Golden Eagle

Eryr euriad - Aqulia chrysaetos

Golden Eagles inhabit a wide range of habitats across the globe. The Golden Eagle can be found throughout Eurasia and North America and are considered as a generalist species across their range. We do have the privilege to observe the Golden Eagle in Britain, found at low densities, primarily in remote areas of the Scottish Highland and most of the Hebrides. A handful of breeding pairs survive in south-west Scotland, while there are current efforts to restore breeding numbers by the South of Scotland Golden Eagle project. Northern Ireland also secure a reintroduced population of Golden Eagles.

Wales lost the Golden Eagle in 1850 due to human persecution, the last breeding pair bred in the remote mountains of Snowdonia, Gwynedd, North Wales. It has been over 150 years since Golden Eagles last bred in Wales, and during the Golden Eagle’s absence the habitat and the way we use our land has also significantly changed during this time. Despite historic human persecution being the core reason for many of regional extinctions and population declines across Britain, it still remains a problem in their current ranges. There is no doubt that human persecution has significantly decreased compared to the historic rates across Britain, but recorded incidents still remain over 350 birds of prey being killed in Scotland every between 2012-2017 (RSPB 2018), with an estimated 30-40 eagles estimated to be killed every year in Scotland (based on population estimates).


The deliberate persecution and incidental disturbance by certain industries in their core British range is the primary reason why we do not have Golden Eagles naturally colonizing southern Britain. This is a big concern for the conservation goals of our British Golden Eagle. Despite the Golden eagle not listed on the Biodiversity Action Plan for Britain, there is a long-term conservation framework which monitors population progress. One of these objectives is to restore the historic range of Golden Eagles across Britain. While this conservation framework has been in place for over half a decade, there is one main objective that is not being met -breeding distribution and their natural dispersal and this is all attributed to the high mortality rates of young Golden Eagles due to the illegal killings of such birds. Persecution hot-spots across Britain are creating ecological traps, stopping these rural natural corridors from being naturally used by wildlife.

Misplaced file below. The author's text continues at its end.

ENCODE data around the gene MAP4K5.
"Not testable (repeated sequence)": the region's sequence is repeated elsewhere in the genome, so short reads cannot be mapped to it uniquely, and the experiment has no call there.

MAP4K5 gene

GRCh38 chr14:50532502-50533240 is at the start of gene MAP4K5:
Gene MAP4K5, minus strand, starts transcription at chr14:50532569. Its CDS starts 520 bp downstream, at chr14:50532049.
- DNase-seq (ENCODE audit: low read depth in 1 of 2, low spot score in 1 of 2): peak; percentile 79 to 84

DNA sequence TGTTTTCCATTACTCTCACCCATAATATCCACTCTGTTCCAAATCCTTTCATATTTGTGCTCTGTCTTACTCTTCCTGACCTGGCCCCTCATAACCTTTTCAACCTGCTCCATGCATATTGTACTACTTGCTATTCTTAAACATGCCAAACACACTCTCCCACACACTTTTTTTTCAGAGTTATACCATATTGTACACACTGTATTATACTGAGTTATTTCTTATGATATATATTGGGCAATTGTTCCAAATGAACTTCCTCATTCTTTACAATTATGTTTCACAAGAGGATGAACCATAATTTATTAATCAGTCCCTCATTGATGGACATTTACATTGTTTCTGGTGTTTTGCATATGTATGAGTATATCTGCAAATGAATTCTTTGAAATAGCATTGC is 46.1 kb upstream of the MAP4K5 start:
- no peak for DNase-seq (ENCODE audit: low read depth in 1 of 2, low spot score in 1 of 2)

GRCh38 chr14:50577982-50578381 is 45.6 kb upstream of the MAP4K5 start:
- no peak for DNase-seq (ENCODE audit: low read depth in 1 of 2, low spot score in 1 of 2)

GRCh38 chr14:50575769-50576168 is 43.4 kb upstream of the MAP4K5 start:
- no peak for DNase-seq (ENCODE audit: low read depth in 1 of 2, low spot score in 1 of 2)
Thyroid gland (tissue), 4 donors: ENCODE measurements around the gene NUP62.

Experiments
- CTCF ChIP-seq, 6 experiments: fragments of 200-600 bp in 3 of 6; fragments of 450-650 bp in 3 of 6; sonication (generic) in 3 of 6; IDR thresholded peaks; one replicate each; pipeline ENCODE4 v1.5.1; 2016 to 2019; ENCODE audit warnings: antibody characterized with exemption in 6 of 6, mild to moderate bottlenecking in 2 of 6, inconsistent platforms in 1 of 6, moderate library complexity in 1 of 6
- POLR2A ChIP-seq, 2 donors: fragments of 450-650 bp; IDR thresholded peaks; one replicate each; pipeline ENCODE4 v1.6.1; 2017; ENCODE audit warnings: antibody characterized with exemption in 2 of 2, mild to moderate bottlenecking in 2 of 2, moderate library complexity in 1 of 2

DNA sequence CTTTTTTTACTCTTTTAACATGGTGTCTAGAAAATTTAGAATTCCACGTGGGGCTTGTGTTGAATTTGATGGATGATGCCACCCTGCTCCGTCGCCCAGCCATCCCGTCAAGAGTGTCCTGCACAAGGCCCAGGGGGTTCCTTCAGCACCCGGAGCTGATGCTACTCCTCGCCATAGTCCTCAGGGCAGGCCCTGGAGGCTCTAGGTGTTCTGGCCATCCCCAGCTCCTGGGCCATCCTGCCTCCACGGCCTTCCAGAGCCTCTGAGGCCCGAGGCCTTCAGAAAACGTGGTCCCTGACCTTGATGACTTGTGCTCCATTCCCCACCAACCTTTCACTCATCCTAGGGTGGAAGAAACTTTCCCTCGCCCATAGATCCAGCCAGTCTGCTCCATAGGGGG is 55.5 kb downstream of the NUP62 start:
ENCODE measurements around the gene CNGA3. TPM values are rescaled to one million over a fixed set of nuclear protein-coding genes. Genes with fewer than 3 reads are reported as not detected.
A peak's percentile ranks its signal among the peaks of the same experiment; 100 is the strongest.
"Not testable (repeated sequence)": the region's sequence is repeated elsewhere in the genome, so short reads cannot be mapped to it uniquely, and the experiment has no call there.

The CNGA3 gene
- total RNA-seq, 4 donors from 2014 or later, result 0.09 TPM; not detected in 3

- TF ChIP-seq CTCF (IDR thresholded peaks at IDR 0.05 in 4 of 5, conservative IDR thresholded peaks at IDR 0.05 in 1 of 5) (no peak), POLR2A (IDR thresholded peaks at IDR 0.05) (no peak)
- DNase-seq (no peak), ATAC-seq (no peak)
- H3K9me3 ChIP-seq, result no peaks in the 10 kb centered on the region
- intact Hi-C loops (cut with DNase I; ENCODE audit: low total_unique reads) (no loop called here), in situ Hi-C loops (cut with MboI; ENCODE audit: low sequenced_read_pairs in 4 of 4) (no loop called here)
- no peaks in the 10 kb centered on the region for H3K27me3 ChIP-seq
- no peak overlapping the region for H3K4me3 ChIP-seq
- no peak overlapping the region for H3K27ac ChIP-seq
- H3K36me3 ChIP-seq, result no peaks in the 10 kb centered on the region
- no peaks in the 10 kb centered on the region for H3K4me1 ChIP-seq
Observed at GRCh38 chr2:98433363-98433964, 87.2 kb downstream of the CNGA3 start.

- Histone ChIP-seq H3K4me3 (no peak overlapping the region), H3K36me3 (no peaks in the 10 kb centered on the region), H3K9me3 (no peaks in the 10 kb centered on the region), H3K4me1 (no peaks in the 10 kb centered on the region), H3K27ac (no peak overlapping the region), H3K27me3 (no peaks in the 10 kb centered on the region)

Golden Eagle’s become extinct in southern Britain way before they could suffer from organochlorine pesticides. However across Europe in the 1950s and 1960s, eagles suffered badly from pesticides such a DDT which concentrated in their bodies causing widespread infertility and eggshell thinning. Organochlorine pesticides have now been banned and the Golden Eagle population has slowly recovered in some areas, although similar to the UK, large tracts of its former range are still unoccupied. The recovery of the Golden eagle is of international and national importance.

The Golden Eagle is an ‘amber’ listed European and UK Species of Conservation Concern (SCC). While the Golden Eagle does not have a UK Biodiversity Action Plan (BAP), there is no clear conservation case for a translocation from Scotland to Wales. We do however have a biological reasoning as without help the Golden Eagle would not recolonize Wales naturally for the foreseeable future. There is a clear need for a UK Biodiversity Action Plan for Golden Eagles.

Thus, with no formal BAP requirements for the UK Golden Eagle any proposed welsh reintroduction would not be part of a recognized UK BAP project or a formal species recovery programme. However, A reintroduction of Golden Eagle to Wales can be considered of national conservation importance for the long-term security for the species in the UK and will also play a big role in conserving our welsh culture, biodiversity and heritage.